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6) Clark Kent was Superman trying to assimilate. Superman was the real thing — as muscle-bound as the Polish-Jewish strongman Siegmund Breitbart and as indestructible as The Golem — and an inspiration to every Jewish schlump who knew there was a super being inside him. Even kryptonite radiated with symbolism: It showed the influence Clark’s homeland still had over its Last Son, threatening to upend his life in the Diaspora.
7) Superman’s lingering heartsickness at leaving Krypton and living as an alien on Earth was classic survivor’s guilt.
8) If most of his admirers did not recognize Superman’s Jewish origins, the Third Reich did. A 1940 article in Das Schwarze Korps, the newspaper of the SS, called Siegel “Siegellack,” the “intellectually and physically circumcised chap who has his headquarters in New York.” Superman was a “pleasant guy with an overdeveloped body and underdeveloped mind.” Creator and creation were stealthily working together, the Nazis concluded, to sow “hate, suspicion, evil, laziness and criminality” in the hearts of American youth.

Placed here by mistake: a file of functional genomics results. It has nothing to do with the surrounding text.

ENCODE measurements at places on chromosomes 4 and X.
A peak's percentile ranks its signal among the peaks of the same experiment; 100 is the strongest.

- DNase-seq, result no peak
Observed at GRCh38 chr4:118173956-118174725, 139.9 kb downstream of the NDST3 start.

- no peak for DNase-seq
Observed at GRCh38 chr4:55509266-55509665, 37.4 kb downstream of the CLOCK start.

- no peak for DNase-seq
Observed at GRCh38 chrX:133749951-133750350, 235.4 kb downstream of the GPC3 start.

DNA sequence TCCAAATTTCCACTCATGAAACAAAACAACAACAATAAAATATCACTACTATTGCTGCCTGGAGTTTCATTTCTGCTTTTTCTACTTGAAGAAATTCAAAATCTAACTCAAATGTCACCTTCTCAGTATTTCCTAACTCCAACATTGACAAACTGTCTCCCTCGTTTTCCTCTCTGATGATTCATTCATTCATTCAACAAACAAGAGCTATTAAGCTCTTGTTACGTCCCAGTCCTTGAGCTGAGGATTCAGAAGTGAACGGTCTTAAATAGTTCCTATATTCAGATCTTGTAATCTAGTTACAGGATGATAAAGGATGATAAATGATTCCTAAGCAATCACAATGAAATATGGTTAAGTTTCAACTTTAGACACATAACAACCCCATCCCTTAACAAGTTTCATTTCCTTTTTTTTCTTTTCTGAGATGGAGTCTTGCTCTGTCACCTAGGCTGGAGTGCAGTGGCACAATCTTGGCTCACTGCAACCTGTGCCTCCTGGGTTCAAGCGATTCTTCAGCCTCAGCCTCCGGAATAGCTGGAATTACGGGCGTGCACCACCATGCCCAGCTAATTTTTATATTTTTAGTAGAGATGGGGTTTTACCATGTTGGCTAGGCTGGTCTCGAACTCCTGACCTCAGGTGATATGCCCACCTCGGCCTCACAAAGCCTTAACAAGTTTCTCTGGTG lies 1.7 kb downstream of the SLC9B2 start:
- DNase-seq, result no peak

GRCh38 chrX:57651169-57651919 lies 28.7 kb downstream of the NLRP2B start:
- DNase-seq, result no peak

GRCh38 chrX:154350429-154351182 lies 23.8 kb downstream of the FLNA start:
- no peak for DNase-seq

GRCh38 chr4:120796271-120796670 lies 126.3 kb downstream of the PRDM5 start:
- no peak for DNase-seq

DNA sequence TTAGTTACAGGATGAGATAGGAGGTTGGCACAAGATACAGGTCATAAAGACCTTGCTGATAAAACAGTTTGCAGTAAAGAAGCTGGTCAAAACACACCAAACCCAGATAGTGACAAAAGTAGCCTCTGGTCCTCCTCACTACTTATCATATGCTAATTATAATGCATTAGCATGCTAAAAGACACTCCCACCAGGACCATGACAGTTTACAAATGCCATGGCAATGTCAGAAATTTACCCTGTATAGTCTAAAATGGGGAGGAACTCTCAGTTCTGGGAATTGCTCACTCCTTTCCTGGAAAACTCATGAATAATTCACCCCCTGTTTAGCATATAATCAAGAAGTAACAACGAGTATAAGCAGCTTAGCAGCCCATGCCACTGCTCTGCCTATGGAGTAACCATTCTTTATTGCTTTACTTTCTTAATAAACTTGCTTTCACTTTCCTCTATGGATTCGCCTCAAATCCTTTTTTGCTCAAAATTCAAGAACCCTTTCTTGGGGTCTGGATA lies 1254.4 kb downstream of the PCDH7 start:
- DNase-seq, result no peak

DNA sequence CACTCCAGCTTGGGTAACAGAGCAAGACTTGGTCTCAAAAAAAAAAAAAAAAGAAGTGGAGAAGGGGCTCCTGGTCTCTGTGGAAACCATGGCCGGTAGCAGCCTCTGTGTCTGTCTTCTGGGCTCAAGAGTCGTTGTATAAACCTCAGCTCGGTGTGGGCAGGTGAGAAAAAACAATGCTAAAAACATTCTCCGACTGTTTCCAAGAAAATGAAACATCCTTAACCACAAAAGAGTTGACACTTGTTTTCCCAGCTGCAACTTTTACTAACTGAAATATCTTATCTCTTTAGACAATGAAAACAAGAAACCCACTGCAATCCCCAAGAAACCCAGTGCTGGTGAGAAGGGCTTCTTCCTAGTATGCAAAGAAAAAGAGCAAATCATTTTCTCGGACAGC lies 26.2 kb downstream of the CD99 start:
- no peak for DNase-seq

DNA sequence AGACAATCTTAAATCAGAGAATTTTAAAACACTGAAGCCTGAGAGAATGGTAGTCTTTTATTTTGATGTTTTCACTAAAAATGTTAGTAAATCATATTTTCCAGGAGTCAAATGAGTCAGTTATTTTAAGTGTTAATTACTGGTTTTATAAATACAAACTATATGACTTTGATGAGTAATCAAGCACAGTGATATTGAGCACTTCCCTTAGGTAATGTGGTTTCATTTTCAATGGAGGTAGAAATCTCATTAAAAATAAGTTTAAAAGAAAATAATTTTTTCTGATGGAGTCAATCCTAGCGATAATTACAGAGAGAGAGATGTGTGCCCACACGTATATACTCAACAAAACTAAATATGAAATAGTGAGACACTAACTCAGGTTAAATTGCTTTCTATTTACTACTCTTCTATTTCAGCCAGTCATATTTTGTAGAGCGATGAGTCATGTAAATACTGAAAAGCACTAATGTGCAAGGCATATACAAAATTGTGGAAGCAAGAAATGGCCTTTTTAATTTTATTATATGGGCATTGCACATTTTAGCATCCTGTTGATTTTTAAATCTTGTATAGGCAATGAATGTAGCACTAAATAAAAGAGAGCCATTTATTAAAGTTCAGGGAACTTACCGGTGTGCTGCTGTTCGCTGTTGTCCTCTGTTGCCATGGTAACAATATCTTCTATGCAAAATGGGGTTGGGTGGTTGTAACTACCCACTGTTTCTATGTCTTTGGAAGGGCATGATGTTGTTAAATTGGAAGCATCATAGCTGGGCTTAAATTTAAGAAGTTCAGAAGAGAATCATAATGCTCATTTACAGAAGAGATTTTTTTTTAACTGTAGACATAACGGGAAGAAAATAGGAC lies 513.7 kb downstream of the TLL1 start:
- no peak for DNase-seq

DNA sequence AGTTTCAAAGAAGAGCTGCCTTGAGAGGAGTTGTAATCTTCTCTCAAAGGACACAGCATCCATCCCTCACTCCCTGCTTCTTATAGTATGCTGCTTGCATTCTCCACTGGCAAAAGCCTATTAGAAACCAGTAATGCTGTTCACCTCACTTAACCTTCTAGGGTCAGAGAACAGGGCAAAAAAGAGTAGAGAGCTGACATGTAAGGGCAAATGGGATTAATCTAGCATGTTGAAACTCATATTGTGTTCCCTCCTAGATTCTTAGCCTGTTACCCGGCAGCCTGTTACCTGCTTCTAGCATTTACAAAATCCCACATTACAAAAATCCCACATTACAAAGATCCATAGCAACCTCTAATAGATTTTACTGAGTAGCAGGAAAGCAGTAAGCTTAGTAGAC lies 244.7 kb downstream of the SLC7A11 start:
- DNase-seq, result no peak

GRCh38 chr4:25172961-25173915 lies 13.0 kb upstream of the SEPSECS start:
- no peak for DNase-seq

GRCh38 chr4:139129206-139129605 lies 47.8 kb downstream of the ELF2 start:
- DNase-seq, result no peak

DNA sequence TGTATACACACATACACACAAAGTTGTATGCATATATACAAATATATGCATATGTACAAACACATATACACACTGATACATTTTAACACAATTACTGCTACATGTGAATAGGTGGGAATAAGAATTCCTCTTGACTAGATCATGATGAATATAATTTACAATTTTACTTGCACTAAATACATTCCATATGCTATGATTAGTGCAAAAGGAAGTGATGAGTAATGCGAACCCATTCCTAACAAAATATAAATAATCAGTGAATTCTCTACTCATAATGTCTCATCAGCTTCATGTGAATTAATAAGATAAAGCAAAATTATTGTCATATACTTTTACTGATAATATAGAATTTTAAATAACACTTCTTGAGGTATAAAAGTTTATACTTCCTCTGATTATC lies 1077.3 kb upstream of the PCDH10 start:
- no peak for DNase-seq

9) Superman had strong cultural ties to the faith of his founders. He started life as the consummate liberal, championing causes from disarmament to the welfare state. He was the ultimate foreigner, escaping to America from his intergalactic shtetl and shedding his Jewish name for “Clark Kent.” Clark also had something in common with his boyish creators, Siegel and his artist sidekick, Joe Shuster: All were classic nebbishes. Clark and Superman lived life the way most newly arrived Jews did, torn between their Old and New World identities and their mild exteriors and rock-solid cores. That split personality was the only way Superman could survive, yet it gave him perpetual angst. You can’t get more Jewish than that.
10) A last rule of thumb: When a name ends in “man,” the bearer is Jewish, a superhero or in this case both.
Larry Tye is the author of six books, including one on the Jewish Diaspora.